A month after deciding to move ahead with plans to relocate its headquarters to a newly renovated spot at Grace Episcopal Church, Choice Foundation leaders on Wednesday decided it won’t be possible.
Board chairman Jim Huger reported that the cost estimates for the renovations spiraled from $625,000 to now $1.6 million, describing the situation as an “unmitigated mess.”
Choice, which oversees Lafayette Academy, Esperanza and McDonough 42 charter schools, started making plans more than a year ago to relocate the organization’s headquarters at the church as well as to house prekindergarten and kindergarten classes there.
Now, the board plans to sue the architect it believes is responsible.
Board vice-chairman James Swanson is a managing partner at Fishman Haygood, the law firm which board members said will represent Choice in a lawsuit against Sizeler Thompson Brown.
Swanson said he anticipated the Foundation would be able to recover the $400,000 already invested into the site, but that legal proceedings will take time and “everything is on hold” in the meantime.
Huger said the foundation’s “whole financial life” is in the hands of Fishman Haygood. The board did not discuss further details.
Choice board member Alysson Mills is also an attorney at Fishman Haygood.
Mickey Landry, Choice’s executive director, said he’d been talking with officials at the Louisiana Department of Education about finding effective solutions for dealing with highly disruptive students in charter schools.
Landry said state Superintendent John White has agreed to meet with Landry and other charter leaders about providing services for these students.
Landry said Lafayette Academy has lost students and teachers all year due to a few students, and administrators’ attempts to permanently expel one male student have led only to him being removed for a temporary time.
Board member J. Storey Charbonnet pressed Landry, saying the board has a “fiduciary responsibility for teachers,” and the lack of action by White and the district for years as it relates to highly disruptive students has to “stain” their reputations.
Huger suggested a board subcommittee meet to discuss this issue in the near future.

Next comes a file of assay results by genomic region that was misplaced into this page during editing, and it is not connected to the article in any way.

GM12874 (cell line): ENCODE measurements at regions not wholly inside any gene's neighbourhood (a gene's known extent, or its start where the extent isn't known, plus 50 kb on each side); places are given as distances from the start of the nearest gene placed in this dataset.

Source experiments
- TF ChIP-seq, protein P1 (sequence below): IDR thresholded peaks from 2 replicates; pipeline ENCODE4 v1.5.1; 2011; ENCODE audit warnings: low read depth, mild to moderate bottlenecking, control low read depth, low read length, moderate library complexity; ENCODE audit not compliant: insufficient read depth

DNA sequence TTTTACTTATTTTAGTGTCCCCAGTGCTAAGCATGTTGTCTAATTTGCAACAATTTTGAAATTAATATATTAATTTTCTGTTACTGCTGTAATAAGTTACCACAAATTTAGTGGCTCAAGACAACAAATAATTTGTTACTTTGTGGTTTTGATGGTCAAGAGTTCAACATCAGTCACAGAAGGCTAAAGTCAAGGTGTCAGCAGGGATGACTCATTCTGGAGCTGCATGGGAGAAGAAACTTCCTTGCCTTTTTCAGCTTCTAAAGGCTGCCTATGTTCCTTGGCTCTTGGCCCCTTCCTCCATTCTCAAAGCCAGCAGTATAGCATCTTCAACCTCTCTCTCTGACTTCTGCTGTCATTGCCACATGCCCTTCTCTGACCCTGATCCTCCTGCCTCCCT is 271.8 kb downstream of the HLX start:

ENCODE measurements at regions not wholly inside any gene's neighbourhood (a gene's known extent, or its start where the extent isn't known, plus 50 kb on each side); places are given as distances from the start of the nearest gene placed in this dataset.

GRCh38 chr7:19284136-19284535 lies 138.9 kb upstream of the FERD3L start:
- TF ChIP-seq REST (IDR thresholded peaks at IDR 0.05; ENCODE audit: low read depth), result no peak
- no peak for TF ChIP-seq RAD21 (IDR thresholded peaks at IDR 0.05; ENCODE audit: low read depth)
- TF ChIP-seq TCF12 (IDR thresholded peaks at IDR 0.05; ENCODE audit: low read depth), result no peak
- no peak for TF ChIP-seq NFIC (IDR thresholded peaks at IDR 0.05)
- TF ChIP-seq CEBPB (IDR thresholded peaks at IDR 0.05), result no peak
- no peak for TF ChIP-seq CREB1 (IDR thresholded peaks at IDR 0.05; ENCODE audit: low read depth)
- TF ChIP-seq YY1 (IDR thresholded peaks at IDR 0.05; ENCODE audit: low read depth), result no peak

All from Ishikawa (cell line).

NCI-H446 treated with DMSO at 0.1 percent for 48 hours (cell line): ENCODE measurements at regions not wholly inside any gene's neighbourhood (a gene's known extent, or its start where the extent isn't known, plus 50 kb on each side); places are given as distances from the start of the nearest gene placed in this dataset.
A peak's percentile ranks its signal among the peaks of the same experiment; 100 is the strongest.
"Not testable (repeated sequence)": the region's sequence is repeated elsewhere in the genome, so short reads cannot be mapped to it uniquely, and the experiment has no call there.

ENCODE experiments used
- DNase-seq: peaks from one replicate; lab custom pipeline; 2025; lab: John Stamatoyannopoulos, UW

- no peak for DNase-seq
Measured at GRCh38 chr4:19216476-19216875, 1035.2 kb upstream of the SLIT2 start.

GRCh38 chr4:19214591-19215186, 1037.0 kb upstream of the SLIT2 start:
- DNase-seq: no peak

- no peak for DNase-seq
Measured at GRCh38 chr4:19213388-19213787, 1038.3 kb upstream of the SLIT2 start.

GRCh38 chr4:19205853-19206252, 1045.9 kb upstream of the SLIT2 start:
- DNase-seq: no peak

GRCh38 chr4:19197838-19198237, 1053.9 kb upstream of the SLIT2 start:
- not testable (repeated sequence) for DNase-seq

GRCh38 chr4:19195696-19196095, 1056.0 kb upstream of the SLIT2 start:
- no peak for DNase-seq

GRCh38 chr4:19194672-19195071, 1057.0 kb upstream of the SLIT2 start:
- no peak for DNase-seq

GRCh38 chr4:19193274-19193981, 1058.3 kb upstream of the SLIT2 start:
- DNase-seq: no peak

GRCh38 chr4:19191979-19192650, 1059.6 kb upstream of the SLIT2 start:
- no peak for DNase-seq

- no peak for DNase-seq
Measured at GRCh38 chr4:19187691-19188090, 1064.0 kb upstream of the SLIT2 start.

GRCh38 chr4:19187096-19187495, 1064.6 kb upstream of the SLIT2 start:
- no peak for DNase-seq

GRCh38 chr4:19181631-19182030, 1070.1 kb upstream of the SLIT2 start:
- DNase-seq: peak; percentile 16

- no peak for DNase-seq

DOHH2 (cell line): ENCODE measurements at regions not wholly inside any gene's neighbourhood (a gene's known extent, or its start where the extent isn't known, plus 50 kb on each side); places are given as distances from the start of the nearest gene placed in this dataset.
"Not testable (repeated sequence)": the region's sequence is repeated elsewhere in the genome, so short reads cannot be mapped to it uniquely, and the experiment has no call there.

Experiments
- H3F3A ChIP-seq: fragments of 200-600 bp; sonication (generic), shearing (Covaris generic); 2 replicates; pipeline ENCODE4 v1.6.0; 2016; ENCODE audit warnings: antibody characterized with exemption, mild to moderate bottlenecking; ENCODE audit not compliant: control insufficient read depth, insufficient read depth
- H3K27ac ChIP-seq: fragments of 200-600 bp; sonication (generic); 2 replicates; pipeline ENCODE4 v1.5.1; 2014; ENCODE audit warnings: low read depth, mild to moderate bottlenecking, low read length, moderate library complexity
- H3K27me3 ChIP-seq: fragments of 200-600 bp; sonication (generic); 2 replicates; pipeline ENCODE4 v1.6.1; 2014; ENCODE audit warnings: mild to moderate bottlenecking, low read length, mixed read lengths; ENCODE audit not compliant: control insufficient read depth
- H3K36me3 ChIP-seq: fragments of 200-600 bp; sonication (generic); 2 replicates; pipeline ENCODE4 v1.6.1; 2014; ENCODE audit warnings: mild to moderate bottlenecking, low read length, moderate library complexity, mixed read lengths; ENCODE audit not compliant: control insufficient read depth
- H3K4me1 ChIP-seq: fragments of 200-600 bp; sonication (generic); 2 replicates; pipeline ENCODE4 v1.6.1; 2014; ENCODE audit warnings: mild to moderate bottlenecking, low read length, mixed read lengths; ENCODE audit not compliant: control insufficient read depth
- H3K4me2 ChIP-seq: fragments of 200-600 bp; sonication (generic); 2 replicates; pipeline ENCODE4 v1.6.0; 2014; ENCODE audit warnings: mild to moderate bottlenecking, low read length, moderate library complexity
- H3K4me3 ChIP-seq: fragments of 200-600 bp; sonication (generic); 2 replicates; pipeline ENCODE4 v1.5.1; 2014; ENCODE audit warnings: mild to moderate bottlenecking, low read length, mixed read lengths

Fran Trujillo, principal at McDonough 42, said the current count of returning and new students for the 2013-14 school year is 325. This year, 487 attend the school.
Trujillo said that many students are not returning due to a “lack of commitment to the school because it’s not a community yet.” For the next two school years, the school will move to the former Carver Elementary building on Almonaster Avenue. Trujillo believes the move is another contributing factor to low re-enrollment.
Susan Jurkunas, systems accountability officer for Choice schools, led an in-depth presentation about student achievement at all three schools.
Using data from math and English testing, student performance was measured on current Louisiana grade-level expectations and Core Curriculum benchmarks, the standards that will be used starting in spring 2014.
Most students are not currently achieving the foundation’s goal of 80% mastery on current standards, and are performing at lower levels on the new Core Curriculum measures. Landry cited the nationwide “implementation dip” expected to accompany the more rigorous standards of the new Core Curriculum.
Treasurer M. “Fritz” Gomila, Jr. reported the current $866,614 was a “low point” in the foundation’s total liquidity. He attributed this to per-pupil funding from the state’s Minimum Foundation Program taking time to reflect this year’s higher student enrollment.
At the April 24th meeting, the board will present the mid-year proposed revised budget and allow public comment.
Less than half of the board members were present when the meeting began at 4:15 p.m., with Asher Friend, Dewana Hill and Treasurer M. “Fritz” Gomila, Jr. arriving late. Jim Huger, Jim Swanson, J. Storey Charbonnet, Robert Evans, Susie DeRussy, Alysson Mills and Laura Sillars attended.